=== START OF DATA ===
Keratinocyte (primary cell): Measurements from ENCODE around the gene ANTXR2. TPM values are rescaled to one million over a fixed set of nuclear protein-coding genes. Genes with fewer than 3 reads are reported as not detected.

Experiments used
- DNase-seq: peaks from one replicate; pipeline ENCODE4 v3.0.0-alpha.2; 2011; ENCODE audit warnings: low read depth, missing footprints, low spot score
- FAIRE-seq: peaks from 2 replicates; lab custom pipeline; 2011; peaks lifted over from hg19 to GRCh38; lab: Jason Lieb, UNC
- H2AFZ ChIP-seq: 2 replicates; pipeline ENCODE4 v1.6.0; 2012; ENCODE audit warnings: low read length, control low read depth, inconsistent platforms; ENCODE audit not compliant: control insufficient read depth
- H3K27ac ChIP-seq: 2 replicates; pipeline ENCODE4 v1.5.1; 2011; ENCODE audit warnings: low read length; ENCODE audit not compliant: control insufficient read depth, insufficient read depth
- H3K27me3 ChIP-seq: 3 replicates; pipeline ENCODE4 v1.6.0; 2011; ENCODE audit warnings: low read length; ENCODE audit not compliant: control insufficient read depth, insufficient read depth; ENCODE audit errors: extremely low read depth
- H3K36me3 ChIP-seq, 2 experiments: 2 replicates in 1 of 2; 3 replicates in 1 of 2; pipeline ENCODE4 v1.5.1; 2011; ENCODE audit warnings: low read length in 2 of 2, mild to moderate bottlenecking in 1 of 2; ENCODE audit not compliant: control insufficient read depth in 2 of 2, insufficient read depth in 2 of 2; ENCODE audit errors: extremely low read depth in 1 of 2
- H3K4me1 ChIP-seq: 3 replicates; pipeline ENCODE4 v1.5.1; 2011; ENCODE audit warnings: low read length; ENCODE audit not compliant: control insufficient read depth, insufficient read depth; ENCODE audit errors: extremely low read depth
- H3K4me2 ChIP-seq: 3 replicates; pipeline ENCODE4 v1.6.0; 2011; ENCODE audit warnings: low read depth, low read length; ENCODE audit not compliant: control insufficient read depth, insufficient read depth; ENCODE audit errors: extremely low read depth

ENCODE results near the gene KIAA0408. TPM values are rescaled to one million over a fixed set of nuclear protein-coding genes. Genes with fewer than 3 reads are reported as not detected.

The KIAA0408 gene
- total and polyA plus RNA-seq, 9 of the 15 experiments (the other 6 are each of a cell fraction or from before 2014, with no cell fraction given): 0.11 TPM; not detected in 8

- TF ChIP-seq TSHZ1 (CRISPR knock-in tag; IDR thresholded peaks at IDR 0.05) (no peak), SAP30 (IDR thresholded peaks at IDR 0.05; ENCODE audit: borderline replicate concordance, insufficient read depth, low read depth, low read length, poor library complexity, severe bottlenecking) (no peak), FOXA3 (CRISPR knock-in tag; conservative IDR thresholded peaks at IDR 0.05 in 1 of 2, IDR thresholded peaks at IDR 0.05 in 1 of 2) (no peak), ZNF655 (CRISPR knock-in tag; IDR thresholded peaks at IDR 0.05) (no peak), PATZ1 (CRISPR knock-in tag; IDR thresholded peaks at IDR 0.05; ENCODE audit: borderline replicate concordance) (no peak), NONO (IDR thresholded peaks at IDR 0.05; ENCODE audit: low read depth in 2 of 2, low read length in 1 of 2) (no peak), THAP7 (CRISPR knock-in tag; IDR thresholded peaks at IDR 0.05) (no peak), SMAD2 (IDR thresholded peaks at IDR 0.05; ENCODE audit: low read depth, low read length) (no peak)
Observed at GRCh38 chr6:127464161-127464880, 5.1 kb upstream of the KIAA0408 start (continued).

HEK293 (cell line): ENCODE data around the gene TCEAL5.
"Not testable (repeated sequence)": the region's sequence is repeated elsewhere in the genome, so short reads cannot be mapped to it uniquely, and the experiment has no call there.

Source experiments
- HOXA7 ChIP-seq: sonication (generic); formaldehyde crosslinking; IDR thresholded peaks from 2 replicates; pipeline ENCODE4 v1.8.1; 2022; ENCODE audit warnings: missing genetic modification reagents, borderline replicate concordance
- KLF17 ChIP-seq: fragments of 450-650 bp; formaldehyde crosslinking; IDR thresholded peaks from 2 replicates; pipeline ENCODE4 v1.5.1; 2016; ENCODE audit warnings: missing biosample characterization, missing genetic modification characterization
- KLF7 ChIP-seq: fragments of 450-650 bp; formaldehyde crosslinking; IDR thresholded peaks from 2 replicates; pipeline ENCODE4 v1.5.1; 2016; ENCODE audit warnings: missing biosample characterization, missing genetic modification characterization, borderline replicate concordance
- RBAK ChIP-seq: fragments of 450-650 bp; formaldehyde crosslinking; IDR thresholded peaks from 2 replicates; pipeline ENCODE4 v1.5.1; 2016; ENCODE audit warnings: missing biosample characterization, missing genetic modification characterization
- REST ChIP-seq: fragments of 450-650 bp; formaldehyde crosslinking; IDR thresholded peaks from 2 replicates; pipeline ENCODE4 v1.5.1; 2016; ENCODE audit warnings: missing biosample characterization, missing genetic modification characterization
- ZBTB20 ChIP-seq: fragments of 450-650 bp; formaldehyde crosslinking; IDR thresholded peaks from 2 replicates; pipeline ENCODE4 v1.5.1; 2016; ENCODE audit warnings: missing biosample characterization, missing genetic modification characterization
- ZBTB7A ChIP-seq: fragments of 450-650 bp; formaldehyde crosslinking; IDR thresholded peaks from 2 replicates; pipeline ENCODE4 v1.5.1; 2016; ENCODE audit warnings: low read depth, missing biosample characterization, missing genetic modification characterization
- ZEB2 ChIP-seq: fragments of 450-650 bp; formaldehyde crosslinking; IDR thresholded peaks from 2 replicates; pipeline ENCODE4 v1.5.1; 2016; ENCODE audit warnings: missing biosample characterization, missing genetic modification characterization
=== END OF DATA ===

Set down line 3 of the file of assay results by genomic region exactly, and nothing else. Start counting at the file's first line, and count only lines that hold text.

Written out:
- DNase-seq: peaks from one replicate; pipeline ENCODE4 v3.0.0-alpha.2; 2011; ENCODE audit warnings: low read depth, missing footprints, low spot score